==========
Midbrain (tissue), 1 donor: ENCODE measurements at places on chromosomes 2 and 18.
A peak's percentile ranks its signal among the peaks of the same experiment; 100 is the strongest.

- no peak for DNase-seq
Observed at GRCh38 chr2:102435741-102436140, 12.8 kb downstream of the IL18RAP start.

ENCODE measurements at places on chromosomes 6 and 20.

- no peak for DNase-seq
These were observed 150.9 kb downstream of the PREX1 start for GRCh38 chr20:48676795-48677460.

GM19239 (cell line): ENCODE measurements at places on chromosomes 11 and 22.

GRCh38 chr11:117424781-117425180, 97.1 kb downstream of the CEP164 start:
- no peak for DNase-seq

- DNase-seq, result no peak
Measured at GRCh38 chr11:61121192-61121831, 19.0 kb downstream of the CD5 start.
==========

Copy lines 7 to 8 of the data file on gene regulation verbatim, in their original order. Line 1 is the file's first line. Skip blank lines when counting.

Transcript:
These were observed 150.9 kb downstream of the PREX1 start for GRCh38 chr20:48676795-48677460.

GM19239 (cell line): ENCODE measurements at places on chromosomes 11 and 22.